-- Taz (Tassie123@aol.com), December 02, 1999.


If it weren't for Y2k I wouldn't consider doing ANYTHING "out of spec" But if my idea is sound, read SAFE, Y2k will probably make the "insurance" question moot. However, I won't try this approach until I'm convinced it is both safe (what can go wrong as long as I remain off the grid?) and effective.


-- Dr. Roger Altman (rogaltman@aol.com), December 02, 1999.

Dr. Altman: What type of power supply are you using? You may be better off just to power one leg of your 220 service. You won't be able to run the whole house any way. Look at your main service panel; if there are two 'columns' of breakers, one column is on one leg, and the other column is on the second leg. Choose one, and plug into a circuit that is listed on that column. Make very sure any 220 devices are disconnected at the breaker.


-- Pinkrock (aphotonboy@aol.com), December 02, 1999.

Yes you can Dr Altman. This is exactly the way I hooked up during power outages last spring. It will only provide power to the circuit that is connected to the specific breaker, so using a couple of different extension cords will allow you to reach different areas of the house, but just not at the same time. I try to overcome the complexities of electricity by thinkin of it as water, and see the system as a series of faucets turning juice on\off. I run the genny outside and link to a GFI recepticle. This gives me one circuit for 110v plugs. Then using a power strip, I have easy access to an assortment of items ie; TV or radio or microwave etc. Just not all at the same time.

God speed, God bless, and end well Dr Altman



-- Michael (mikeymac@uswest.net), December 02, 1999.


I'm using a Trace 1.5 KW inverter. My circuit breaker box shows two columns, so I guess I have two 120 volt legs. However, there is essential equipment that I need to run from BOTH LEGS SIMULTANEOUSLY. The KW requirements are modest though, under the 1.5 KW limit of my inverter. Thus, I need to connect both 120 volt legs to my inverter at the same time. Assuming I won't be transferring input power back and forth between my home power system and the power company, can this goal be accomplished safely WITHOUT wiring a transfer switch to the circuit breaker box?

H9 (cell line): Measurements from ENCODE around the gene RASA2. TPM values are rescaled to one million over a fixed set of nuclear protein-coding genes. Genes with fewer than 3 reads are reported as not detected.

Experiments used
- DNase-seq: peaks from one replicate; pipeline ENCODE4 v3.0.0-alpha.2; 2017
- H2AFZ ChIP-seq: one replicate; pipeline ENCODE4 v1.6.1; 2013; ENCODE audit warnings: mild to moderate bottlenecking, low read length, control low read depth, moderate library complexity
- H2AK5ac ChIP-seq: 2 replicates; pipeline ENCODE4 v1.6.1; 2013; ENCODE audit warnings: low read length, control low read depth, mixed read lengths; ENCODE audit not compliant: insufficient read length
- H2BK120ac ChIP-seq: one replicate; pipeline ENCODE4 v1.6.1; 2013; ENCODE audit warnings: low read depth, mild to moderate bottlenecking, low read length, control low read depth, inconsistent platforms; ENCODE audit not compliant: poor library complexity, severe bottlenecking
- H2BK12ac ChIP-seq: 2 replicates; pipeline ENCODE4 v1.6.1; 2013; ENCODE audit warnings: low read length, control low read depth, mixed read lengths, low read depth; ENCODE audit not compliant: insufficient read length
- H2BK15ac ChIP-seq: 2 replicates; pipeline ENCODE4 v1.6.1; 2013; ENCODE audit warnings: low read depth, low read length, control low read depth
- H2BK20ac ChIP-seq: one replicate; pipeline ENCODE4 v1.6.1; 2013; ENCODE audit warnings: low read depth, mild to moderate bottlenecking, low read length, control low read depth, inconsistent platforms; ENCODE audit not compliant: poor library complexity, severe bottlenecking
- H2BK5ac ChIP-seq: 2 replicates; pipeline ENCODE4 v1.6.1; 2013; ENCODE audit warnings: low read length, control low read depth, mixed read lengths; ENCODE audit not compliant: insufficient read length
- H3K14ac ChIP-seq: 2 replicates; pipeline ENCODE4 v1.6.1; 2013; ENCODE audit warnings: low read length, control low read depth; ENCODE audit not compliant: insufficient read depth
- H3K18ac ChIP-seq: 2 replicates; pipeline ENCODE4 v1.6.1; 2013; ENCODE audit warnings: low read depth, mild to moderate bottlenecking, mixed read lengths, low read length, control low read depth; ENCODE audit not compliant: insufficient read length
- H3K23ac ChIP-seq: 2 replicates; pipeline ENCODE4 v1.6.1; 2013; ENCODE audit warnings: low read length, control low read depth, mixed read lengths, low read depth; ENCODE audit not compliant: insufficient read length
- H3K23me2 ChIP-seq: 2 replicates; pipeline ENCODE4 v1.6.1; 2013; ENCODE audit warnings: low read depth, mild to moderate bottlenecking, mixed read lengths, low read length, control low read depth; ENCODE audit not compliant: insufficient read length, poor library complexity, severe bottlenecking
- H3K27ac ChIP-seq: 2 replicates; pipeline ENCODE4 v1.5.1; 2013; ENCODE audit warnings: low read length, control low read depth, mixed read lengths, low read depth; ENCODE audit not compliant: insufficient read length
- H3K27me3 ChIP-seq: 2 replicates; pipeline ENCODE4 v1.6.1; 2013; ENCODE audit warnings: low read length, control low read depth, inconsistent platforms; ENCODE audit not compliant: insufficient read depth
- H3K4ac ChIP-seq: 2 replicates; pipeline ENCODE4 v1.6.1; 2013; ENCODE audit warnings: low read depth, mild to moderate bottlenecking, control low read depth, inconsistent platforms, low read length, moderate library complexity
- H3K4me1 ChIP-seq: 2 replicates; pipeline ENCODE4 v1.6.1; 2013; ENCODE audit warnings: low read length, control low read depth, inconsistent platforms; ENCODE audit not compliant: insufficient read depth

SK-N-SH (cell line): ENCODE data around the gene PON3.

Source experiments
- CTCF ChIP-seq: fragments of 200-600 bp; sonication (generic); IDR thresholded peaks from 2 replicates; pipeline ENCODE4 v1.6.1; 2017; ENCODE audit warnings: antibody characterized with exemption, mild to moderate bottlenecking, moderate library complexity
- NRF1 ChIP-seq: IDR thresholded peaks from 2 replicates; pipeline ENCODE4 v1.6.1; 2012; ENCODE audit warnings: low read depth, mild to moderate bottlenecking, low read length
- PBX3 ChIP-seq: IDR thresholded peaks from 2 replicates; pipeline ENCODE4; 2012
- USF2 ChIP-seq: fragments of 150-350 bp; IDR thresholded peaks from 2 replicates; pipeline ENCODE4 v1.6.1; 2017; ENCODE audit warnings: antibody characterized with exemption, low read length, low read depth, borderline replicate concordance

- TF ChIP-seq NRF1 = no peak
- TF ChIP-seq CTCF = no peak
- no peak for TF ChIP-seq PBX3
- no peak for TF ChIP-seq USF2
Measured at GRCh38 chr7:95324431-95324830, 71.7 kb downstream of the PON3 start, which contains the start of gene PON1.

-- Dr. Roger Altman (rogaltman@aol.com), December 02, 1999.

As a minimum precaution to prevent feeding power back into the electrical distribution system pull out your electrical meter. Otherwise if your main breaker is inadvertently switched on you risk electrocuting a linem

-- Roy (bushwacker @ north woods . com), December 02, 1999.

please please please...

Do it right.

While your proposed method of feeding power to selected circuits in your house will certainly work, it is in no manner a safe way to do it. Electricians call double-male end power cables "suicide cords" for a reason.

You indicated you're using a Trace inverter in your emergency power setup. That clearly indicates to me that price is not a primary consideration (unless you picked it up at a garage sale for $50.00), and that you *know* how to do things right. Bottom line:


There are several alternatives when considering how / what transfer switch to consider. For goodness sakes, at least invest $50.00 in a double pole isolation switch and an appropriate male inline generator connection. It's really easy to install this stuff if you have even a little bit of handy man ability. There's a link above to a PM article, and there's an great companion article on the How Stuff Works website.

Lastly, GenTran 60amp transfer switches are so damn easy to install, my mother could do it. It takes about an hour, and you'll never have to worry about breaker alignments or anything. While GenTran's are a bit on the pricy side (around $300.00), there's none better or easier to work with. (And no, I'm not a shill for GenTran, just a very satisfied customer.)